Written by Nicole Scholz,
On 17 June 2020, the European Commission presented a strategy to accelerate the development, manufacturing and deployment of vaccines against the coronavirus disease (Covid-19). The strategy aims to secure high quality, safe, effective and affordable Covid-19 vaccines for all in the EU within 12-18 months, if not earlier. To this end, the Commission has started to enter into advance purchase agreements with vaccine producers on behalf of the EU Member States. With the Coronavirus Global Response initiative and its participation in the COVAX facility, the EU is also positioning itself as a leader of global solidarity effort to speed up universal access to vaccines.
Context and main elements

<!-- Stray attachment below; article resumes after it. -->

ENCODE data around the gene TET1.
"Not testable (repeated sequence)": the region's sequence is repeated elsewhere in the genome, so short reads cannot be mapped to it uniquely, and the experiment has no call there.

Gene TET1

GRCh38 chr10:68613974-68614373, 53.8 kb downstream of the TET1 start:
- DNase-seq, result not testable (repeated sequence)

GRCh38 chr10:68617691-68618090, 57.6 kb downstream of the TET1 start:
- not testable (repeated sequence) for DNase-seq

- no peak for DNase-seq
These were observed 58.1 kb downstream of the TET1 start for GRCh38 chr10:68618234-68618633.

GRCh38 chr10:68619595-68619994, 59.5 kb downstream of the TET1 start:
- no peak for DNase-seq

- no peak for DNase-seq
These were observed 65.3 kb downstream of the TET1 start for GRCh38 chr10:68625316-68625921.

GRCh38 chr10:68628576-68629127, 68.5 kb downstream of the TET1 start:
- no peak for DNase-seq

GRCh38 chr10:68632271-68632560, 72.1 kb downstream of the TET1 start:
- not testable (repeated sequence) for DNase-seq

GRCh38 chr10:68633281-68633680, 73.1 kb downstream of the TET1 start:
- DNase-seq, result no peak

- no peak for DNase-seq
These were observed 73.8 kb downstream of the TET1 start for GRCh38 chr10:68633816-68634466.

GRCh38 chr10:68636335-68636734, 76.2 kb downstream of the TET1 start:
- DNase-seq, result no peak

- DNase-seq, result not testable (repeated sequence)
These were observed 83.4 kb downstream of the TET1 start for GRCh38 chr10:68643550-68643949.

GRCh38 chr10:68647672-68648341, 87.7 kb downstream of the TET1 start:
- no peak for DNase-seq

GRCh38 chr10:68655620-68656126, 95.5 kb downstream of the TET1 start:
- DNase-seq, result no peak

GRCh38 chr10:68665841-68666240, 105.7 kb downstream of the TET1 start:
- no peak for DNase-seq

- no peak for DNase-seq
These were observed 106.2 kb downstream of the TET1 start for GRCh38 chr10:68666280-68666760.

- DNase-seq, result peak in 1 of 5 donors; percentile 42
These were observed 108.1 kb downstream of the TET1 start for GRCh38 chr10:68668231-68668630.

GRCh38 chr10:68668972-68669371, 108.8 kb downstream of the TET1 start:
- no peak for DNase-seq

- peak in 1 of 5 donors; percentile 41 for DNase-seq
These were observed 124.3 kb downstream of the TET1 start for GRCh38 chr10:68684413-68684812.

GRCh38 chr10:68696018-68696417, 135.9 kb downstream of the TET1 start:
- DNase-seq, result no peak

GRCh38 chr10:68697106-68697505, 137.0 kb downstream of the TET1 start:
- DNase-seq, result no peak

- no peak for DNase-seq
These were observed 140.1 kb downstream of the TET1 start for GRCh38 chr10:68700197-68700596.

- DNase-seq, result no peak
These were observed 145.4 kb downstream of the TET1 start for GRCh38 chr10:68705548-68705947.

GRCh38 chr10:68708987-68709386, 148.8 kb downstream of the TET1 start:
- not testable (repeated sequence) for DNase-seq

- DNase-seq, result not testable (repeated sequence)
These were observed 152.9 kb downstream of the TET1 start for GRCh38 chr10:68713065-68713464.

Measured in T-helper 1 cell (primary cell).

A vaccine against the coronavirus (SARS-CoV-2) is considered to be the most likely permanent solution to stop the pandemic. As of 28 September 2020, 191 vaccine candidates are under development worldwide, with 40 being tested in humans. Vaccine development is complex, risky and costly and often lasts 10 to 15 years. The Commission’s two-pillar Covid-19 vaccines strategy proposes centralised procurement to secure vaccine supplies in a compressed timeframe. The objectives: ensuring vaccine quality, safety and efficacy; securing swift access to vaccines for Member States and their population while leading the global solidarity effort; and ensuring equitable access to an affordable vaccine as early as possible. The Commission seeks to diversify its vaccine candidate portfolio with different technologies and different companies. The strategy’s first pillar consists of securing the production of sufficient quantities of vaccines in the EU through advance purchase agreements with vaccine producers. In return for the right to buy a given number of vaccine doses for a set price, the Commission will finance part of the upfront costs faced by vaccine producers through advance purchase agreements. As the Commission points out, the high cost and failure rate make investing in a Covid-19 vaccine a high-risk decision for vaccine companies, and the agreements will allow investments to be made that otherwise ‘would simply probably not happen’. Once any of the vaccines proves successful, the Member States will be able to buy it directly from the company. Funding is considered a down payment on the vaccines that will actually be bought by the Member States. The agreements will be financed through the €2.7 billion Emergency Support Instrument (ESI), which Member States have the possibility to top up. According to the German Council Presidency, ‘a significant number of Member States already made a concrete financial commitment to increase the ESI budget’. The strategy’s second pillar involves adapting the EU’s regulatory framework to the current urgency while maintaining vaccine quality, safety and efficacy standards. The regulatory flexibilities offered by EU pharmaceuticals legislation can be used to speed up authorisation and availability of Covid-19 vaccines without compromising on standards. This includes early engagement with the European Medicines Agency (EMA) (Covid-19 EMA pandemic task force) and international cooperation; an accelerated procedure for authorisation (conditional authorisation); and flexibility as regards labelling and packaging (alleviating the language requirements). As some of the vaccine candidates are based on attenuated viruses or viral vectors that may fall under the definition of a genetically modified organism (GMO), the Commission proposed in June 2020 a regulation for a temporary derogation from certain rules for clinical trials of medicinal products involving GMOs. The procedure was treated urgently and the regulation entered into force on 18 July.